People tend to take stock at the end of the year, and I’m no different. Today I’m mulling over the transformative power of love as I look back at my efforts.
When things change incrementally, it can be difficult to take note of what has changed. For example—even though this is demonstrably and hysterically untrue—I feel more or less the same person as I was in high school. I’ll bet you do, too.
On the surface, this is a column about getting plenty of exercise, eating good nutritious food, and learning to live a healthy lifestyle after a decades of sedentary self-neglect. But underneath all of that, what I’ve been writing about is learning to love myself.
It is when I look at my efforts through that lens that they make the most sense, and it’s where I find my best motivation, too.
So, for instance, smoking. Examined through the lens of, “You can’t make me quit doing anything” (a perennial favorite for my recalcitrant inner self), that is perfectly true. I can’t make myself quit. But if I look at it in a different way, it leads to a different task. I have two grandsons. I want to be around when they are old enough to have children, or even grandchildren. I want to be able to chase them across a park, and to play basketball with them, and to dance with them in my bedroom. What seems like a throwaway act as a young person continues to stack its cumulative effects up in my body. To do the things I want to do, I must care for my body.
The same holds true with overeating. This morning I had a bear claw with my coffee, even though as a general matter I avoid white sugar and white flour. One bear claw will hardly make a ripple on the course of my lifetime. But small actions become habits, so at a minimum I need to pay attention to how often I eat a bear claw, what kinds of things make me want to eat a bear claw, and what is going through my mind when I purchase that bear claw and head out the door with it in my hot little hands.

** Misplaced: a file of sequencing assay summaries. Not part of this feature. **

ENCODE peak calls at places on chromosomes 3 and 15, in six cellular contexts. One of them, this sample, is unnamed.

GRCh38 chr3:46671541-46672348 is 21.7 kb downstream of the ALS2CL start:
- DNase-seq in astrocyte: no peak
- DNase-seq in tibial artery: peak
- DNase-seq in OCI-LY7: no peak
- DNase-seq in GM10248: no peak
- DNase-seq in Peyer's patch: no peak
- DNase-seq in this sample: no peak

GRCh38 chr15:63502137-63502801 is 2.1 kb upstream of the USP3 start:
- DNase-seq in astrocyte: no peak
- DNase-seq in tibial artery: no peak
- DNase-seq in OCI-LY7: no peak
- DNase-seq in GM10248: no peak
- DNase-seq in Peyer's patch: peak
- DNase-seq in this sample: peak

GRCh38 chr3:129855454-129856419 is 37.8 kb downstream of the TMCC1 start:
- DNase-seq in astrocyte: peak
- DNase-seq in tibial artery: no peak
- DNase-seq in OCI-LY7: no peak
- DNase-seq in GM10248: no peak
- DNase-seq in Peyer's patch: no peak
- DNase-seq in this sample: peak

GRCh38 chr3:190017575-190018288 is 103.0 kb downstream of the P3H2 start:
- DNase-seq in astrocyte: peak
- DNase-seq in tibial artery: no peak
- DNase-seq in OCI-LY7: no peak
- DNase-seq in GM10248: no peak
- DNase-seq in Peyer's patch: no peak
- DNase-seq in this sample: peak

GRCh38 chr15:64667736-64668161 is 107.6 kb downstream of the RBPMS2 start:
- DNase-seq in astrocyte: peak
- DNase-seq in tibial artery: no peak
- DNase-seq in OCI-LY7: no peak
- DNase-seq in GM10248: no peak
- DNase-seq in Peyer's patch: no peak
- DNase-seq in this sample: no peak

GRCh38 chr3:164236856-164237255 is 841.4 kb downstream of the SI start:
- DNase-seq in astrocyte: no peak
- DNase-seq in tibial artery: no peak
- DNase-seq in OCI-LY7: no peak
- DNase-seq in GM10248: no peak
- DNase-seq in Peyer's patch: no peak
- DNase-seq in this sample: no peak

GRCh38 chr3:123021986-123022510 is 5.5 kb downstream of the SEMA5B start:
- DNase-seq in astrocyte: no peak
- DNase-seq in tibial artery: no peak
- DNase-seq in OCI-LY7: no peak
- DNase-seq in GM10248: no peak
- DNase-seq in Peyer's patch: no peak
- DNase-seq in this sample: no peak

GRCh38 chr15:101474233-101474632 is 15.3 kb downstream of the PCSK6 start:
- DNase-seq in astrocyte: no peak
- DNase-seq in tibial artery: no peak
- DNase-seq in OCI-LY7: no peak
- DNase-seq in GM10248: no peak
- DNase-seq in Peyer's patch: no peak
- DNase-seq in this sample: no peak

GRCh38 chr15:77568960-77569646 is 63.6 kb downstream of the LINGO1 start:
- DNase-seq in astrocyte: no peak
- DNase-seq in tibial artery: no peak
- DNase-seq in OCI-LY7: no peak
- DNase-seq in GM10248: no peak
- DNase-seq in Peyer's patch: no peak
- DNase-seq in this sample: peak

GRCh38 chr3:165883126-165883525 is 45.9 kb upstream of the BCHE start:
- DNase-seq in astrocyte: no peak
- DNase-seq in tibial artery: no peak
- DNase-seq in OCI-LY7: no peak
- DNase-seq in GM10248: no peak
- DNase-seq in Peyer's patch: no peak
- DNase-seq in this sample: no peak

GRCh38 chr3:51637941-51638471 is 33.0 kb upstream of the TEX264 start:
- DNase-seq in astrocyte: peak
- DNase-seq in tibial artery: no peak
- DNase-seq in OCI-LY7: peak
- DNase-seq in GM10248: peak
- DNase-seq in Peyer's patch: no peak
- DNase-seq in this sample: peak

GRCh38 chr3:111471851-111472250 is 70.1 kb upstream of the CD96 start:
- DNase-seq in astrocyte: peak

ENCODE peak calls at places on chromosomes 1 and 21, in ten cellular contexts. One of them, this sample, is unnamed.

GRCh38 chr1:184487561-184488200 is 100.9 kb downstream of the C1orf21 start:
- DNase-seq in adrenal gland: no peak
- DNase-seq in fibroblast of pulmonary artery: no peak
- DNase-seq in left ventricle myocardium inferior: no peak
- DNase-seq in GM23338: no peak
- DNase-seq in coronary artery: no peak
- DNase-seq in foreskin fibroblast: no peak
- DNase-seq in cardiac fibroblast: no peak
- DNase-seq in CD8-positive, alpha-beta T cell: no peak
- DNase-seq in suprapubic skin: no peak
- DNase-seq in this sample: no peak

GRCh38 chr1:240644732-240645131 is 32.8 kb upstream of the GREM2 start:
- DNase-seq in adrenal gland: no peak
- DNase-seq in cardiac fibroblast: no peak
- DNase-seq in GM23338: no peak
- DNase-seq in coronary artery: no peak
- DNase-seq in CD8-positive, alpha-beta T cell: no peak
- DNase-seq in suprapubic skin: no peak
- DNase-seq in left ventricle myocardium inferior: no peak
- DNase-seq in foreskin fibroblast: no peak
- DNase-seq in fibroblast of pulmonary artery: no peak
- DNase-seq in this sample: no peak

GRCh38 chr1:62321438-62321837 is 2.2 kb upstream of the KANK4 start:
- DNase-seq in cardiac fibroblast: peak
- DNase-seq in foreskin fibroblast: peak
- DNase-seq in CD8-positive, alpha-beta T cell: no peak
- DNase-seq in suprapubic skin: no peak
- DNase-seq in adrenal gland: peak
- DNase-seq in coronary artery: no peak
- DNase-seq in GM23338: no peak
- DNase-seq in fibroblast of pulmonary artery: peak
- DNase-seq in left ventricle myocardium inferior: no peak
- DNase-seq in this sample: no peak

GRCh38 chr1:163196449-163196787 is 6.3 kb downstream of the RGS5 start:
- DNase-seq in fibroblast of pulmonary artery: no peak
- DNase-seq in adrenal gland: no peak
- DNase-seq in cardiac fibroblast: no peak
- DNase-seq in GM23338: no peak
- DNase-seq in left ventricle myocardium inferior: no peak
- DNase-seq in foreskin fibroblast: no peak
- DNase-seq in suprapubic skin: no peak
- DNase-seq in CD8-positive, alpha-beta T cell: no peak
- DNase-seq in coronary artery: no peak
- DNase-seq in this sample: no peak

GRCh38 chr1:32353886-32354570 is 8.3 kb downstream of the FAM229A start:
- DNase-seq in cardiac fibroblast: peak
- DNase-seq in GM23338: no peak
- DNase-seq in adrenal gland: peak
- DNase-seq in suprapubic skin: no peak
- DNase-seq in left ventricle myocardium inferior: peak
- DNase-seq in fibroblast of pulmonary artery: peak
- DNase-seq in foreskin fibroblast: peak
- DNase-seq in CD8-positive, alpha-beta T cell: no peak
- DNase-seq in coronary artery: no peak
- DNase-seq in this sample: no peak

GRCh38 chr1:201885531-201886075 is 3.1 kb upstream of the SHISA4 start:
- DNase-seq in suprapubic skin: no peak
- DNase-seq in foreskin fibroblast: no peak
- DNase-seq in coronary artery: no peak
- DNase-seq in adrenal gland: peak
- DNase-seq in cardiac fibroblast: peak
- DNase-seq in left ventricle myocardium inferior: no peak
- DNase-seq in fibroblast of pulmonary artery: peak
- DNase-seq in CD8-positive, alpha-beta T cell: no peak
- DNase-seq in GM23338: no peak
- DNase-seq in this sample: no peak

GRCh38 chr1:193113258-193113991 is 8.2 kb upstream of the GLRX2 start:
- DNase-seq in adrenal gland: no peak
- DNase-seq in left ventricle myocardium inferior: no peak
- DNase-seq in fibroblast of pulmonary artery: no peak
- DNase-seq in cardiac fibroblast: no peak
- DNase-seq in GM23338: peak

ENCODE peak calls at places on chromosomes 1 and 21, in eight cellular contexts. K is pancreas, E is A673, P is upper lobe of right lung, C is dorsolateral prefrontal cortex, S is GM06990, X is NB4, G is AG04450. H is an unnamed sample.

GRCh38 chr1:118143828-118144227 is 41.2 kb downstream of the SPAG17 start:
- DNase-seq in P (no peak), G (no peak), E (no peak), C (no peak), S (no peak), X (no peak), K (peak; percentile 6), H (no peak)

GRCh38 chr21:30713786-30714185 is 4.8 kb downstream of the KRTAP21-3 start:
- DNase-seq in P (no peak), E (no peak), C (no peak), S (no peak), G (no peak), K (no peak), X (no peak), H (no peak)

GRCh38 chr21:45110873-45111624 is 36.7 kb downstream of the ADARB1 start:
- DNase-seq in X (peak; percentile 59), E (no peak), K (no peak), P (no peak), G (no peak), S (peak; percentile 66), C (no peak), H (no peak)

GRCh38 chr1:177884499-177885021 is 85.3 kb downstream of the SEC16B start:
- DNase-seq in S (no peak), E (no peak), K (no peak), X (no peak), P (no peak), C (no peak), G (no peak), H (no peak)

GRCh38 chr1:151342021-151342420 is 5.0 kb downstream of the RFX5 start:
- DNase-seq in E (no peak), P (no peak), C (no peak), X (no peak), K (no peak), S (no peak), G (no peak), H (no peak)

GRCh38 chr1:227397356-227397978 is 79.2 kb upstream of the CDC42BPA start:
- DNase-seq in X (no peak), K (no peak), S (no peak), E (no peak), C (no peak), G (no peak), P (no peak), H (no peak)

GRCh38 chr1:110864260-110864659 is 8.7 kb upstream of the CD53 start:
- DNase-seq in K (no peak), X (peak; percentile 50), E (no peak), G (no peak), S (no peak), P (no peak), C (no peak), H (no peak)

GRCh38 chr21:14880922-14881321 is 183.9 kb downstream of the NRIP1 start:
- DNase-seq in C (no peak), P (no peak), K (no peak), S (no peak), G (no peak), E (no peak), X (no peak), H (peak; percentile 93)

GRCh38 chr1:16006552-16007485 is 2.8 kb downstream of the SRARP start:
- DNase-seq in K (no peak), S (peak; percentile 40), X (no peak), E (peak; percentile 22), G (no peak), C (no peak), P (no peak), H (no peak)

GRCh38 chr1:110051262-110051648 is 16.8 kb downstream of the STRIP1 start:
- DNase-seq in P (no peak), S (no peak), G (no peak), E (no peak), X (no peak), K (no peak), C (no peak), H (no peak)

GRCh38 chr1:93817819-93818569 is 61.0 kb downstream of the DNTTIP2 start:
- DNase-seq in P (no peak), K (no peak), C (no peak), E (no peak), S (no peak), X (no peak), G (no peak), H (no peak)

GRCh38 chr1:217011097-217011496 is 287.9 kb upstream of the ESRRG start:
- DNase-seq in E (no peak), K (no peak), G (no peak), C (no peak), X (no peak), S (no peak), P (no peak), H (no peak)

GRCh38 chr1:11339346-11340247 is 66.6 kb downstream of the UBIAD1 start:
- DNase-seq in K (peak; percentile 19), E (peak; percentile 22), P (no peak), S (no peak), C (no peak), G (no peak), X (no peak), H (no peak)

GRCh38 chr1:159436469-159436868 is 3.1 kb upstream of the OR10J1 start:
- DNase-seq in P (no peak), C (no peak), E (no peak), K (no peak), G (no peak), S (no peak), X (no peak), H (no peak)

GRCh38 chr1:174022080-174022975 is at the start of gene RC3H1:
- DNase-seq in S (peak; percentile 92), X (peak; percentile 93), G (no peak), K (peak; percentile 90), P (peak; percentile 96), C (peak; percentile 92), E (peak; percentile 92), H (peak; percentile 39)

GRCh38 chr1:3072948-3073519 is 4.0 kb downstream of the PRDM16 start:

As we come out of Thanksgiving and into the Christmas season—with its endless supply of cookies, whipped cream, hot cocoa, and all of the other treats we make by the barrel at this time of year—it’s easy to want to throw my hands in the air and declare a forfeit: “You win, cookies! I give, Hot Cocoa! Uncle, pie and whipped cream! I give up!”
I could beat myself up about it. I’m an expert on how to do that, having practiced pretty diligently for at least four decades, and realistically probably longer than that.
But today I’m writing about the power of loving myself, and that’s what all of this hullaballoo has been about in the end.
I love myself, and therefore I will keep on working toward my fitness goals.
I love myself, and so I will make an effort every day to eat nutritious food that’s good for me.
I love myself, and because of that when I fall down with my goals, I will get back up and keep going.
I love myself, and so when that harsh and critical voice does try to raise her head and give me a hard time, I will gently decline to listen, or to jump on the merry-go-round again. I already know where that ride goes.
To all of you on this journey, as I am, good work this year! I’ve followed you from afar, and sometimes from a-close. I read your blogs, looked at your photos, and cheered you on when you struggled. You inspire me with your stories every day, and you help me keep going when I want to quit.
And that, in the end, is the biggest act of self-love. I will not give up on myself or my health. I won’t stop working, trying, complaining, tweaking workouts, or experimenting.
One more note on the power of love, this one of a slightly different sort. I love competition, and I love to win. Last week my daughter made a steps challenge to me, as we both use the same fitness tracker and can see each other’s data.
She issued a one-day challenge which I didn’t see until it was over. I responded by challenging her to a week-long step count.
Funny thing happened. I saw her number last night and thought, “I could get a few more steps in.”
Today, she got an alert on her tracker telling her I was ahead on the step count. She shot me a message telling me to watch out, here she comes! That got my goat in the worst way—and next thing you know, we are both engaged and looking for ways to add steps. I’ve been on the treadmill three times today already.
And that loops me all the way back around to the very beginning of writing this column, when my whole entire strategy could be summed up by the phrase, “Have some fun.”